May Allah subhan wat'ala bless your courage. it is about time we address some of these issues. I agree totally that women need to lead the struggle. The big question should always be: what was the sunnat of rasoolullaah ( sas). Did he prevent women from attending the masjid? No. Did he prevent women from attending jummuah? No. Did his masjid have curtains/barriers/tv etc? my simple knowledge is that he used a system of men at the front, children in the middle, women at the back. Who put up steel/wod/cement walls in our masajid? Why do we continue to allow women and muslims in general to have the shabbiest of conditions/facilities. We should be the best. Our masajid and jammats should be the most admired. Let us make this a collective responsibility. May Allah bless us all and guide us onto Al haqq. Ameen
Malik K Rahman, Charlotte, NC - wrote on 1/16/2005 3:33:11 PM
Comment:Thank you for presenting a balanced perspective on this topic.
Ameena Ali, Jackson, Michigan - wrote on 12/3/2004 5:02:13 PM
Comment:Bismillah Ir Rahman Nir Rahim - Eid Mubarak!
As Salaam Ailkaum...As the Zawjah (wife) of an Imam, I must both thank you and applaud you for your efforts in printing this! Allahu Akbar! I have spent all of my waking time, energy, effort and talent serching for a venue that would spark my mission for Allah (swt) although I knew it was in Service (as I am a Muslim Social Worker) in the service of Muslimahs, I just could not find the right "word" if you will, to encompass what I needed to do...well, Allah (swt) has brought it to me; I want to offically offer my time to you in getting a National Muslim Women's Caucus off the ground. This will be the conjoining of smaller Al- Nissa Groups to effectively, infect change in the Muslim community, for women. The only way we can bring about the REAL truth about Islam, to teach the non-believers is to BE the truth within our own community! Well, I am in! I am allowing every Muslim woman within the view of this email to contact me...ASAP to send me your email for this cause. Send me your thoughts, projects, interest...or just lay out problems, currently in your commuity, that need changing. I will respond to your cry for hep and together we can promote the unity that is the seed of effective change...Inshaallah! TAKBIR! TAKBIR! TAKBIR!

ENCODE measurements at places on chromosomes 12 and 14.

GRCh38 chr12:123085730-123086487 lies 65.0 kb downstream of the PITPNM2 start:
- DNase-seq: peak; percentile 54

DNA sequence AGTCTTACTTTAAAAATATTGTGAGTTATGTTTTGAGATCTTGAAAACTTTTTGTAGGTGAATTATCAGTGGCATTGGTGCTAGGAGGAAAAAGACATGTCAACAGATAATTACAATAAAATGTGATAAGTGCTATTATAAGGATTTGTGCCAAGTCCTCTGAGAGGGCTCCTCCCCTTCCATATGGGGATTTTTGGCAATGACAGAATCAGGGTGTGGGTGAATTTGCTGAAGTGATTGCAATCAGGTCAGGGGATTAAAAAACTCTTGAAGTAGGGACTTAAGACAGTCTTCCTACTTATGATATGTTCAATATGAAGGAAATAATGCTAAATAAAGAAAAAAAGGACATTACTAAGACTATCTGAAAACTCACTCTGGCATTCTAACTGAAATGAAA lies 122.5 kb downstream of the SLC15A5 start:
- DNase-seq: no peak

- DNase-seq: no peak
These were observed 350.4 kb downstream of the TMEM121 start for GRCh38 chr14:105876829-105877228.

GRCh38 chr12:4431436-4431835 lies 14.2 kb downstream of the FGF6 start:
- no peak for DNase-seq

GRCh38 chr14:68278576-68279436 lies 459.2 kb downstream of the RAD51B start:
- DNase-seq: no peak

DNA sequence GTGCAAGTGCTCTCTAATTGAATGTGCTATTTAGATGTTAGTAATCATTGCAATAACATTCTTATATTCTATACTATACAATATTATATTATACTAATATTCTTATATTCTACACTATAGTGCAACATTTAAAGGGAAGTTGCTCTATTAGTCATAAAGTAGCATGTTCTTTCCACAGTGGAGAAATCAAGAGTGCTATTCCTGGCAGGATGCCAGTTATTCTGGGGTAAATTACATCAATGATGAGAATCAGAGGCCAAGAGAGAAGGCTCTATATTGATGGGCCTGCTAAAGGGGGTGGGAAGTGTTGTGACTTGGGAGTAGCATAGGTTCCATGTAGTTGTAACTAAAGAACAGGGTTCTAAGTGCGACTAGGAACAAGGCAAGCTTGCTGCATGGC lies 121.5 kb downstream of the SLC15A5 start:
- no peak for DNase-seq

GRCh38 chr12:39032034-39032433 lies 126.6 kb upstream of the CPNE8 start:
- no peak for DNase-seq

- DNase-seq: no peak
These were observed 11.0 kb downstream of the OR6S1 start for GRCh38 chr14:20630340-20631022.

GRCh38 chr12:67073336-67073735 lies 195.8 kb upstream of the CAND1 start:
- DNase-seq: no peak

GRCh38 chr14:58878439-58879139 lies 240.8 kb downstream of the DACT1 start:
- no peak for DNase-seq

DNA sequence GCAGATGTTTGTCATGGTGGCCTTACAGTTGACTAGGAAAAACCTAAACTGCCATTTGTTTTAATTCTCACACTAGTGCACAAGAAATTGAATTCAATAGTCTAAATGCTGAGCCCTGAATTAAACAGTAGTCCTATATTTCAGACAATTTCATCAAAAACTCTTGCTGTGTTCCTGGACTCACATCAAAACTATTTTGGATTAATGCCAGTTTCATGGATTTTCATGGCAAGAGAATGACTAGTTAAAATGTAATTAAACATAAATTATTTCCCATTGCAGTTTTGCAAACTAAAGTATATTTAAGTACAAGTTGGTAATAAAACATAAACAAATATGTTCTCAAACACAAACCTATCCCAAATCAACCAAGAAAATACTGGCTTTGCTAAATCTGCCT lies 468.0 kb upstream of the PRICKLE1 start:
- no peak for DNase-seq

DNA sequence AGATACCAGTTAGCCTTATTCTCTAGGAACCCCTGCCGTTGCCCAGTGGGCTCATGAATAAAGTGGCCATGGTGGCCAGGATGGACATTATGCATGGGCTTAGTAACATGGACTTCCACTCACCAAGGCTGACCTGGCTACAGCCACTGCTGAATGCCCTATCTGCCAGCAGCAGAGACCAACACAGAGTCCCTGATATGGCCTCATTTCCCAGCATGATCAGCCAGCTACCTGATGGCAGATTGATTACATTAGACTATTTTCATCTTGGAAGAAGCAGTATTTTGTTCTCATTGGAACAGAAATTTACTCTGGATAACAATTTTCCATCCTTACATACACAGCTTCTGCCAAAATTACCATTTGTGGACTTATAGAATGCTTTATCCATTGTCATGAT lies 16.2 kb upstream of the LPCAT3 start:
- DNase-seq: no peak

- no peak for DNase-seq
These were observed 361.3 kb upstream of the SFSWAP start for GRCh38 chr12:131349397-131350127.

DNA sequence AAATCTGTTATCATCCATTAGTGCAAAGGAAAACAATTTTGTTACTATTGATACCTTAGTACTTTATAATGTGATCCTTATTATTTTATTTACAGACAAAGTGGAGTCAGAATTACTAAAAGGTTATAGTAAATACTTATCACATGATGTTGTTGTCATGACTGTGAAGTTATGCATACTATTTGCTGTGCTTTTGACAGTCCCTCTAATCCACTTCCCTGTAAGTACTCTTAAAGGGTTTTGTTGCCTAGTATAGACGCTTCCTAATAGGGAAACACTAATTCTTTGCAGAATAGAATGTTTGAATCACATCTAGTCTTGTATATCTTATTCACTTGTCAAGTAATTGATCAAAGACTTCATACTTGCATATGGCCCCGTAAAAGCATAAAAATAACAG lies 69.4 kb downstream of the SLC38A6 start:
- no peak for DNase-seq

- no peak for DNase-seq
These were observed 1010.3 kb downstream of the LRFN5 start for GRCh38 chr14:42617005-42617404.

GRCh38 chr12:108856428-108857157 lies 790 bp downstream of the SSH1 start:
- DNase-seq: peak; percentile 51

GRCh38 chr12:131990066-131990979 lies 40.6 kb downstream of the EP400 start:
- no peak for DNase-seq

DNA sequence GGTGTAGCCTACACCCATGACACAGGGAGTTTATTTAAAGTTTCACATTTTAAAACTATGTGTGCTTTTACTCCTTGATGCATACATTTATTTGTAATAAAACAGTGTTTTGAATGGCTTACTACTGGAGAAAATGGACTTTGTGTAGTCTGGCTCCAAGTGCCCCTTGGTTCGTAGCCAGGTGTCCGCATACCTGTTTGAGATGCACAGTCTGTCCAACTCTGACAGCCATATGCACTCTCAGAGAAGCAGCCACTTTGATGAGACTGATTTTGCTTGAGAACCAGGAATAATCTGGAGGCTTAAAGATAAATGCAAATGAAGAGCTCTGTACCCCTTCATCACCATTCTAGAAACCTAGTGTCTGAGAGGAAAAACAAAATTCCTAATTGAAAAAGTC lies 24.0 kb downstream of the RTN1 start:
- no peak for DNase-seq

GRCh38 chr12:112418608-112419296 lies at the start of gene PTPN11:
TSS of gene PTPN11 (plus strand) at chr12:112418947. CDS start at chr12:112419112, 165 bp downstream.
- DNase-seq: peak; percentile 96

Send all replies to email@example.com. In the mean time I will develop an email and possible website for this! Thank you for your time! Jazakal Al Kahyr!
As Salaam Ailakum - Eid Mubarak!
Ameena Saabirah Ali
Nakia, Boston - wrote on 11/13/2004 8:50:56 PM
Comment:Asalaamu alaikum wa rahmatullah!
Subhanallah! It's so wqonderful to see a men realizing and standing up for women's rights. I work in a mosque that has a cramped, dirty, urine stained room for women, and has done nothing about it for years. I'm so heartened to see men acting like what they call themselves - our brothers, friends and protectors.
KH, Greensboro NC - wrote on 9/28/2004 12:45:36 AM
This article was so wonderful. Mashallah. It is imperative that we make space for our sisters and children at the masjid. I suggest that we do the following in addtition to comments that have already been made
Teach our children about respect for the prayer & the masjid. Often times kids are buck-wild when they are in the masjid--part of it is the lack of respect for the masjid & prayer and part of it is the cramped space.
Brothers need to take more responsibility with the children at the masjid as well. There is no harm in keeping your children downstairs sitting with you while you listen to the khutbah.
Finally we need to stop paralyzing a portion of our ummah b/c of gender by discouraging sisters and kids from the masjid.We live in North America where there is practically no place that a muslim family can go without being subject to haram circumstances. Even at the parks you can encounter scantily clan men & women or people using foul language etc. If we can't go to the masjid to fulfill our needs then what are we left with. If only one portion of the community feels welcome whats the other half to do--and the sad part is that the half that is paralyzed are the ones who are raising our future generations.
May Allah guide us all
D. Brown, Raleigh, NC - wrote on 9/23/2004 12:29:44 PM
Comment:My husband and I once stopped in an area masjid to pray when we lived in NYC. The guy showed my husband a closet and told him to close the door behind me and turn off the light. My husband grabbed my hand and we got out of there.